IRS Should Investigate Texas Pastor For Politicking, Says Americans United

A Houston church whose pastor issued a letter of endorsement for a congressional candidate should be investigated by the Internal Revenue Service, says Americans United.

In a March 6 letter to IRS officials, Americans United said that Steve Riggle, pastor of Grace Community Church, may have violated federal tax law by endorsing U.S. House of Representatives candidate Shelley Sekula Gibbs.

“Clergy may endorse candidates as private citizens,” said Barry W. Lynn, executive director of Americans United. “That’s not what happened here. Riggle’s endorsement letter repeatedly identifies him as senior pastor of Grace Community Church, conveying the clear message that the church supports Gibbs’ campaign.”

Riggle’s letter of endorsement was widely distributed by the campaign and carries the line, “Paid by and authorized by the Shelley Sekula Gibbs for Congress Campaign Committee.”

In the letter, Riggle calls on people to vote for Gibbs, writing, “I have pastored in the 22nd District for 24 years. It is not often I endorse a candidate for office. I want to know if they represent my values. I have thoroughly discussed the issues of life, marriage and family with Shelley over the years…. I’m convinced that Shelley has the experience, knowledge and values that fully prepare her to meet the challenges we confront in Washington, D.C.”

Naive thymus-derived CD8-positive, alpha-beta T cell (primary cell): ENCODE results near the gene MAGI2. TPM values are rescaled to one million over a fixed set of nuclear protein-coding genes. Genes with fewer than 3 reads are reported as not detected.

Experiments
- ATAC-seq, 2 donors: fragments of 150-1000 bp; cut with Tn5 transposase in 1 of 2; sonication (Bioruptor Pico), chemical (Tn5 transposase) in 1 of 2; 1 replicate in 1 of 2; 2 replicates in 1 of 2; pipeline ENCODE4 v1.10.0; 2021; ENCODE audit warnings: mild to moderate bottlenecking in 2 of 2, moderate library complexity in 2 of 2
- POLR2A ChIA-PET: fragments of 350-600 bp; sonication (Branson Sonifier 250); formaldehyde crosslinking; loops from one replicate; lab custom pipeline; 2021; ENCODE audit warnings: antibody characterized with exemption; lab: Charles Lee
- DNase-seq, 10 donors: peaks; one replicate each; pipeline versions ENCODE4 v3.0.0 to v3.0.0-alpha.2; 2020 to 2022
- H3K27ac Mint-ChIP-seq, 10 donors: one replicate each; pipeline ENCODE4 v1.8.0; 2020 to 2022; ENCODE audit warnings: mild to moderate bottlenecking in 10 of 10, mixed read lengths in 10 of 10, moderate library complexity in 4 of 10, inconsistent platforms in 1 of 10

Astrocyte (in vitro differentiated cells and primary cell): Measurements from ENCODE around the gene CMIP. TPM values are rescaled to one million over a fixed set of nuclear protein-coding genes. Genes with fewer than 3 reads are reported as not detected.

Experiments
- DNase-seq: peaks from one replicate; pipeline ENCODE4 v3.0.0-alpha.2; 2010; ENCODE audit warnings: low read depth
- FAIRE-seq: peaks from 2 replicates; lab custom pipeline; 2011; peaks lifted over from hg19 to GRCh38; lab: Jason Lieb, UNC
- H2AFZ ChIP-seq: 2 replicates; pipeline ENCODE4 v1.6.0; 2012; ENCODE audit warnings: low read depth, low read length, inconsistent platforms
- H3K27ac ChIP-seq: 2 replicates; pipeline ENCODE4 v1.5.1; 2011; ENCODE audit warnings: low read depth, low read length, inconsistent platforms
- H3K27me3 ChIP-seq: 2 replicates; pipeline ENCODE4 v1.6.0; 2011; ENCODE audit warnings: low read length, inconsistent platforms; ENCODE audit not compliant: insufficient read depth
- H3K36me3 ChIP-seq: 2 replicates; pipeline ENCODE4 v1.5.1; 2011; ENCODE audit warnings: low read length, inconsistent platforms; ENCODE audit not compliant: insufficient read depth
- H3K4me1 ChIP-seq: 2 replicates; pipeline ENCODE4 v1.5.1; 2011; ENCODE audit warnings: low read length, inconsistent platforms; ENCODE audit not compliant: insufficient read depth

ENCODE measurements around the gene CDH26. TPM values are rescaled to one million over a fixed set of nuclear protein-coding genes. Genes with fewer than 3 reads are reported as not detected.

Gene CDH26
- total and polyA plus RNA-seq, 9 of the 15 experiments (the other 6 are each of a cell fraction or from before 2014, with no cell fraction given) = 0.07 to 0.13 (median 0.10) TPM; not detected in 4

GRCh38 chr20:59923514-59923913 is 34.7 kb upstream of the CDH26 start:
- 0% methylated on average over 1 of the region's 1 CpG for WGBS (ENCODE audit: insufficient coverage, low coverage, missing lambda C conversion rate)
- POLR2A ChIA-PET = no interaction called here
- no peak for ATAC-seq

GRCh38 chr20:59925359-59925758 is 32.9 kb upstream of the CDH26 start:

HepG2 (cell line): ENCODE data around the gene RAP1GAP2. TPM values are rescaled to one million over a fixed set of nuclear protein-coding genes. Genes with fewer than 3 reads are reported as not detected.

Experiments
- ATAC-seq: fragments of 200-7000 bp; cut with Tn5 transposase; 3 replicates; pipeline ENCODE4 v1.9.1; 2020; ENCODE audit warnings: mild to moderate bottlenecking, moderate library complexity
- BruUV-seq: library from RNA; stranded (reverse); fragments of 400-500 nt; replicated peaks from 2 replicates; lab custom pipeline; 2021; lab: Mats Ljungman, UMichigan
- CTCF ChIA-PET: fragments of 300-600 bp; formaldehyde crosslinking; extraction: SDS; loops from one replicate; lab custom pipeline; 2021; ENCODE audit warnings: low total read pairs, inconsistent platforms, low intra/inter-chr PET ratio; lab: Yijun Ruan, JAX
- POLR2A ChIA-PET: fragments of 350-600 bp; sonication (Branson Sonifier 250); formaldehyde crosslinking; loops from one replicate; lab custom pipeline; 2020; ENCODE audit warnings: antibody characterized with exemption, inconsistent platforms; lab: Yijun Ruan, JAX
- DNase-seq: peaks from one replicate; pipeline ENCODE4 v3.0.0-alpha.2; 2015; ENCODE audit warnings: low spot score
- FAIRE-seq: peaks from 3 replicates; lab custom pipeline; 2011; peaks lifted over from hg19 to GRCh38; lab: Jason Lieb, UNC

Lynn, in his letter to the IRS, asserted that Riggle stepped over the line. Federal tax law states that pastors may not use church resources to intervene in partisan elections.

“Nowhere in the letter does Riggle state that he is speaking as a private citizen,” wrote Lynn to the IRS. “The letterhead identifies him as senior pastor of Grace Community Church. No attempt is made to distance the church from this endorsement. Although the IRS permits pastors to endorse candidates as private citizens, it cautions that pastors must not do so in their official capacity as congregational leaders.”

Gibbs captured most of the votes during the March 4 Texas primary, garnering 30 percent. But that was not enough to clinch the Republican nomination. This month, she faces Pete Olson in a run-off election.

The two are vying for the seat formerly held by former House Majority Leader Tom DeLay. A Democrat, Nick Lampson, won the seat after DeLay was engulfed in scandal.